A longitudinal sound wave modulates the regular arrangement of the atomic planes of a crystal in two ways: first, the spacing between the atomic planes is modified in the regions of compression and expansion introducing a macroscopic strain and, second, the lattice planes acquire a velocity in the oscillating strain field. Bragg reflection in a strained crystal maintains the energy of the radiation, whereas Bragg reflection by a moving lattice provokes a Doppler shift of the radiation. In a diffraction experiment both these effects lead to an enlarged bandwidth of the reflection curve. The relative importance of strain and Doppler depends mainly on the radiation used. For thermal neutron scattering the profile of the rocking curve of a Bragg reflection may permit to separate the two effects. Atomic amplitudes of the sound field of 136 Å peak to peak in the bulk of the crystal can be deduced from the rocking profile. The enlarged bandwidth of a sound-excited crystal opens a possibility for diffraction-based optical elements where the trade-off between resolution and intensity can be readily modified.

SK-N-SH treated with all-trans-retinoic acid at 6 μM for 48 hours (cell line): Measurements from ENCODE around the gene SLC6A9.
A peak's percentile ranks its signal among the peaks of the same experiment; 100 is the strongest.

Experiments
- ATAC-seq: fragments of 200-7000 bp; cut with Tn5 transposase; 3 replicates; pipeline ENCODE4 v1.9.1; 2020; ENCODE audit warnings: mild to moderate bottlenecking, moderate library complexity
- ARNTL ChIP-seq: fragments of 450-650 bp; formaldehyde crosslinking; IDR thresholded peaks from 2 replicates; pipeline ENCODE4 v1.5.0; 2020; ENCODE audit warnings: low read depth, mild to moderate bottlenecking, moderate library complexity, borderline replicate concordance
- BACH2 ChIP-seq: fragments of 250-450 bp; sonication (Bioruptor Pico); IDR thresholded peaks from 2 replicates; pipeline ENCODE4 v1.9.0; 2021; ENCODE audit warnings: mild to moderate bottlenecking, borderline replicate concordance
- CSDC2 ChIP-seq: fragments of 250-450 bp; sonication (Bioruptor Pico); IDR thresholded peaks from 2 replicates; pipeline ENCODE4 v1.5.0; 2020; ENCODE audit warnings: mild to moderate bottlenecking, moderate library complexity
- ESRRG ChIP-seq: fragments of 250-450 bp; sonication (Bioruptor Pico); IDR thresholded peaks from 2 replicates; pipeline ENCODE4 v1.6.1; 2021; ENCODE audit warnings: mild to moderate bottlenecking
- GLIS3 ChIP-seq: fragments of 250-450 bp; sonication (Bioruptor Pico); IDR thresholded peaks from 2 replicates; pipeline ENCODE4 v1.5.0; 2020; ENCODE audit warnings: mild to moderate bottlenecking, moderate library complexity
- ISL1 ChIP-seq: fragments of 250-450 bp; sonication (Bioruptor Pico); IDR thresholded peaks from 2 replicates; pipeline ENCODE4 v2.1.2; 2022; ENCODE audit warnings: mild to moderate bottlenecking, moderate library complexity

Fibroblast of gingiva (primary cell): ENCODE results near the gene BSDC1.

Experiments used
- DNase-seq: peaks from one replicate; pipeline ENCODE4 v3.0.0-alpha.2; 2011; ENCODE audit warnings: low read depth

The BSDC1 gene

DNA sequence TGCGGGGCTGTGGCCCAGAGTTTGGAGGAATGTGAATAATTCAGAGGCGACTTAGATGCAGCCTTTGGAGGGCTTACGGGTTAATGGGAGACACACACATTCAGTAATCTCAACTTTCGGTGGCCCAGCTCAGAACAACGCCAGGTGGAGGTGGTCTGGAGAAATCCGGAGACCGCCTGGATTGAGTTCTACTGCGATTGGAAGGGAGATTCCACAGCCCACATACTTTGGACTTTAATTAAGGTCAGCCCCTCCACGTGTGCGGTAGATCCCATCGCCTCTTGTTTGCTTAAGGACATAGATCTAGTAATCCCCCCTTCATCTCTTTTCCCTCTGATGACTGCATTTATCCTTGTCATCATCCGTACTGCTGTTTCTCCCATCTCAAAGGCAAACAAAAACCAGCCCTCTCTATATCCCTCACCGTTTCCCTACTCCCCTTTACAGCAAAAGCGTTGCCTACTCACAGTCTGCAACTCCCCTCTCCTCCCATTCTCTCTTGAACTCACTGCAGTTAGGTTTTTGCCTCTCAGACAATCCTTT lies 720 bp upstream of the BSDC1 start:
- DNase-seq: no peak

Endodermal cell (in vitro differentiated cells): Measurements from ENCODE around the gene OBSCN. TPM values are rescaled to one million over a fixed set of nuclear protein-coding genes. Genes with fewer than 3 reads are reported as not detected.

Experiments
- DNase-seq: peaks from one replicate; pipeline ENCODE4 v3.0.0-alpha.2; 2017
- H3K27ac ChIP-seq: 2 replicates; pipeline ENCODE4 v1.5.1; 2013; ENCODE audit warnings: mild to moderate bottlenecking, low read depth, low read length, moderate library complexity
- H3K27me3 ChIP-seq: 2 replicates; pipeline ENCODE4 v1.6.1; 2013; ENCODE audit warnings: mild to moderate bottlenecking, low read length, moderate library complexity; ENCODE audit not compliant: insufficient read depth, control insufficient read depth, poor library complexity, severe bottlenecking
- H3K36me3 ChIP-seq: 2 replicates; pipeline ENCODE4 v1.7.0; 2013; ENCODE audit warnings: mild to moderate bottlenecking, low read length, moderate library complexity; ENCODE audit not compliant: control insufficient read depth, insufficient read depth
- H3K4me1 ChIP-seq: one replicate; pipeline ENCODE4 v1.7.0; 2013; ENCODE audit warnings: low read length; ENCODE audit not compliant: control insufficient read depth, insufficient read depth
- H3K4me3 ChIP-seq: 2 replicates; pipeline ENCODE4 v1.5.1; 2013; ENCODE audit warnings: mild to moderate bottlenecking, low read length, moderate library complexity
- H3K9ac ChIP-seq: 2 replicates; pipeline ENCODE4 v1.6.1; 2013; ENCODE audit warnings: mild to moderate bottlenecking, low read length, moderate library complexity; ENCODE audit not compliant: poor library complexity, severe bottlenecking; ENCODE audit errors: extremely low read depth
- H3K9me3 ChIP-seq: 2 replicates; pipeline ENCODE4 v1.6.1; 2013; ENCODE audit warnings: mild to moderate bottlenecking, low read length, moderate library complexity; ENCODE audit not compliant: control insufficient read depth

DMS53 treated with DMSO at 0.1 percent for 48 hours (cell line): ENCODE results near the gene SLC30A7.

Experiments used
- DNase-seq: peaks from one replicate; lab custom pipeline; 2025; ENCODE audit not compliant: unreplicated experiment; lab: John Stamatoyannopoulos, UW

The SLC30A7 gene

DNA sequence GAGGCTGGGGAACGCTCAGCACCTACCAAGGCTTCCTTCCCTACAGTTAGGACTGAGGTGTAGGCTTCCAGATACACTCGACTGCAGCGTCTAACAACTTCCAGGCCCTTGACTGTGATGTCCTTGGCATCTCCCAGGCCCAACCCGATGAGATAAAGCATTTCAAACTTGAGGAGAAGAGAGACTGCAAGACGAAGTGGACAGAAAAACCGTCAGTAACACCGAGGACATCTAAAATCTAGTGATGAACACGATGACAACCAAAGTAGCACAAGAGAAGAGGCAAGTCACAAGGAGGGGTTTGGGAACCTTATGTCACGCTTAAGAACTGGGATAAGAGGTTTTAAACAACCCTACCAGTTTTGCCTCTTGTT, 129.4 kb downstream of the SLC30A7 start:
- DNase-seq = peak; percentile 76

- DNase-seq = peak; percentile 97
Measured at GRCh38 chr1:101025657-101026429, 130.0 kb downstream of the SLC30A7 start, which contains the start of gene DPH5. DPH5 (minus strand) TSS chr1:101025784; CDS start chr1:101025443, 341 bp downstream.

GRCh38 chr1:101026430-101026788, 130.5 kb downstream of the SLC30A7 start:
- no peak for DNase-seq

|Number of pages||7|
|Journal||Nuclear Instruments and Methods in Physics Research, Section A: Accelerators, Spectrometers, Detectors and Associated Equipment|
|State||Published - 11 Jun 1997|
- Neutron optics
- Solid state dynamics